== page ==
Teachers, parents and other facilitators of learning dedicate a lot of time and energy to creating (or trying to create) the right learning environment.
As a teacher, I put a lot of thought into making seating charts to cater to the needs of certain students while trying to minimize distractions. I rearranged students and desks almost daily – from rows to pairs to pods to half circles and back to rows. Sometimes, we took our books outside and sat in the grass. I designed colourful bulletin boards where student work was showcased. I strategically placed inspirational quotes and guiding questions on the walls. I regularly ordered and restocked the bins with materials (often purchased out of my paycheque) to make sure students had what they needed. One year, I even put a plant on my desk, which one of the students named. I broke up a fight. I chased down hornets, wasps and even a bird that flew into the room (and I did so quickly to make sure more valuable “teaching time” wasn’t wasted). Oh, and then there was the time I removed a dead mouse from behind a bookshelf — all in the name of learning.
In addition to trying to structure the classroom, I also tried to structure learning through detailed unit and lesson plans that aligned with course standards, benchmarks and objectives. Being prepared to keep the students engaged (or at least busy) was my way of stopping disciplinary issues before they started. They happened anyway.
In hindsight, I probably missed a lot of “teaching moments” (which I now refer to as opportunities for learning though isn’t everything?) because I was so focused on what I thought learning looked like from the outside. I thought the students were uncontrollable but tried anyway. Maybe it is actually the environment and learning process that are uncontrollable. Perhaps my role as a teacher wasn’t even to control anything or anyone anyway. Maybe every environment is a learning environment.
Now I believe my role was and is to be present for learners, to occupy a space with the learners as a learner, to hold space for others so they can make sense of their internal and external environments and to create space within myself so each learner can find her own centre. And yes, to be there to remind them of what they may have forgotten along the way. Mostly, I need to be there (to be present) to be reminded of what I may have forgotten along the way.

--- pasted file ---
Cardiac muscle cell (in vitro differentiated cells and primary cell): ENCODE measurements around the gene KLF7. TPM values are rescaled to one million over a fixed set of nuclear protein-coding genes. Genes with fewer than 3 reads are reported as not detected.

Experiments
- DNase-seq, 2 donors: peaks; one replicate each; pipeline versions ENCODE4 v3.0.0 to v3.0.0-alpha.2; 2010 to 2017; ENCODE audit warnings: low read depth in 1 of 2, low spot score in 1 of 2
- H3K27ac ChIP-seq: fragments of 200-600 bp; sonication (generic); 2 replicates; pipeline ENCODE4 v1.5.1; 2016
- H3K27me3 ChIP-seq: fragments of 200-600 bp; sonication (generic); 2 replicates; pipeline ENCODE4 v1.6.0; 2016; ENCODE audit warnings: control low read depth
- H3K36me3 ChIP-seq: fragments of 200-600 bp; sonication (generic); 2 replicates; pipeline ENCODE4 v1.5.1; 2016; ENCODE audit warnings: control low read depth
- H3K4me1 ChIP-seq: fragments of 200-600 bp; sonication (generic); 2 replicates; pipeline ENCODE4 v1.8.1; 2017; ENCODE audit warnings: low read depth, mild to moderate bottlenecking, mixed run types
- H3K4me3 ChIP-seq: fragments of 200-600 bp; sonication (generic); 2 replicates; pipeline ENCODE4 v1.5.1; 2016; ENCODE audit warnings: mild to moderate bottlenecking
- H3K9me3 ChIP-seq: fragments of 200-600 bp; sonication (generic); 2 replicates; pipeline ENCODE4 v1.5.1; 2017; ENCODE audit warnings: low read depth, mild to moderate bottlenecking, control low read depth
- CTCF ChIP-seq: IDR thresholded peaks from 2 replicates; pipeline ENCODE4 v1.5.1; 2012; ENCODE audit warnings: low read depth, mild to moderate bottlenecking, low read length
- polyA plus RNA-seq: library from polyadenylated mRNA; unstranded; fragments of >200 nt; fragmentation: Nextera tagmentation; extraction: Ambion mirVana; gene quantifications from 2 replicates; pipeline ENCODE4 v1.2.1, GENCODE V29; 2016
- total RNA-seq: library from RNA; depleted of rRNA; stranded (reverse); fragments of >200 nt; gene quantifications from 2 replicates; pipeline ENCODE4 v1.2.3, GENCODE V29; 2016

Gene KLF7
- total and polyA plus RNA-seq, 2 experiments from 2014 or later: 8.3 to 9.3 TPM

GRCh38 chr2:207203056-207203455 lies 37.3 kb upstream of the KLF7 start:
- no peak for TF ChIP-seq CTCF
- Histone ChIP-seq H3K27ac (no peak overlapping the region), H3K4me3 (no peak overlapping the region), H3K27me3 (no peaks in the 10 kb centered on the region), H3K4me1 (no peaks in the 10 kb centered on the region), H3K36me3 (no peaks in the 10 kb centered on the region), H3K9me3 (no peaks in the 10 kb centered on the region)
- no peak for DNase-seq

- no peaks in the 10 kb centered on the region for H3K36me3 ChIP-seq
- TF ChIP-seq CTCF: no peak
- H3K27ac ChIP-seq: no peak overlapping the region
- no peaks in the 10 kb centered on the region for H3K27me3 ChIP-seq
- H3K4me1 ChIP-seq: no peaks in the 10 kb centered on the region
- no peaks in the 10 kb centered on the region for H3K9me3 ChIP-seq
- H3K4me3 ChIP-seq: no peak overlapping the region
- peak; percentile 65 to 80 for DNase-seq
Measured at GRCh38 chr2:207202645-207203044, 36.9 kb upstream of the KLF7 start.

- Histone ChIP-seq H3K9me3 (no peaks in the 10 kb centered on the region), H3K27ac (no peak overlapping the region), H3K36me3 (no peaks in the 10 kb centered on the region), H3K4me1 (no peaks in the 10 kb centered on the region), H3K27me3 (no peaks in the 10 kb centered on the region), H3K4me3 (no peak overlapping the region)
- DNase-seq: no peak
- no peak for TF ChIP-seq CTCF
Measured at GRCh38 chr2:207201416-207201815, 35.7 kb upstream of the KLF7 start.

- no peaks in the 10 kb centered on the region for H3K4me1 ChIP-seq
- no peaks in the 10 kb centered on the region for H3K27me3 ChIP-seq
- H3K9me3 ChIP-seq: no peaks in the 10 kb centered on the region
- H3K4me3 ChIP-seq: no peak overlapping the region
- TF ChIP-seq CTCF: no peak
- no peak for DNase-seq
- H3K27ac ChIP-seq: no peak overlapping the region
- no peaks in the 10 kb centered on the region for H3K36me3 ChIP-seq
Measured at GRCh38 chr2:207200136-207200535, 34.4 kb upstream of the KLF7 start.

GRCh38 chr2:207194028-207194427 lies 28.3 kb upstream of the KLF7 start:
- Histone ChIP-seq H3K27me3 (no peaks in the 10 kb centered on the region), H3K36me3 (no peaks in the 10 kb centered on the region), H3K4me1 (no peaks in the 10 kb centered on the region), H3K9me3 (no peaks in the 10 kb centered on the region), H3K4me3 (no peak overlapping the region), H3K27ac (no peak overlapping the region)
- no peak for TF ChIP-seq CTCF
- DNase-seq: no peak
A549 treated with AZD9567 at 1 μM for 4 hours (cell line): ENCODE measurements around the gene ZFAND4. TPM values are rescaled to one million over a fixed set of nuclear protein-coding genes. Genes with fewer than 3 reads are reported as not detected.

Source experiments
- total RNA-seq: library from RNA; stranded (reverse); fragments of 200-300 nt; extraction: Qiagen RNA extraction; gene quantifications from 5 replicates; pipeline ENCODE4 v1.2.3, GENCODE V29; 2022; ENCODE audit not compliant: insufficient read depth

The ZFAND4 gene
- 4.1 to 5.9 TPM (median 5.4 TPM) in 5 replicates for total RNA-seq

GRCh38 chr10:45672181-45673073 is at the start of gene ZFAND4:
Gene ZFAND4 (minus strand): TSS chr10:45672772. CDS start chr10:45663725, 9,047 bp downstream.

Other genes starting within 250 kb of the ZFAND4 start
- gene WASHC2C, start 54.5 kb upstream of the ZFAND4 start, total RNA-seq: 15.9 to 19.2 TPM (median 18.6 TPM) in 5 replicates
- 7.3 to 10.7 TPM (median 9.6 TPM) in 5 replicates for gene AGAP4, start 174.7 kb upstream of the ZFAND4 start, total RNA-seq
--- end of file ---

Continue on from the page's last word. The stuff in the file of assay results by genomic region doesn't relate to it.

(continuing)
How much structure do students really need in order to feel safe exploring the unknown? Or is the structure more so for the adults to feel better about themselves and the uncertainties that they grow uncomfortable with as more structures are imposed on them? At what point does structure create unnecessary limitations and false expectations, becoming a hindrance to the learning experience?
I’m not necessarily advising anyone to just show up and stand in a room full of youth without any structure or plans, but I am curious…
What would happen if teachers were encouraged to enter the classroom ready to seize whatever learning opportunities presented themselves? If teachers showed up, as in really showed up, how long would it be before the students stopped abusing the freedom and started showing up too, perhaps with questions and ideas of their own? And does the thought of this feel terrifying or liberating to you? What if your experience as a learner was your teacher education and teaching was simply sharing those lessons you had already learned along the way? What if the only lesson you actually had to teach was that each learner is his or her own teacher?
At the very least, it is worth considering what it would be like to be in a space with students without trying to put them in their places.
What if we regarded school as an open space for learning rather than a place that we occupy? What if learning is something that occupies us?
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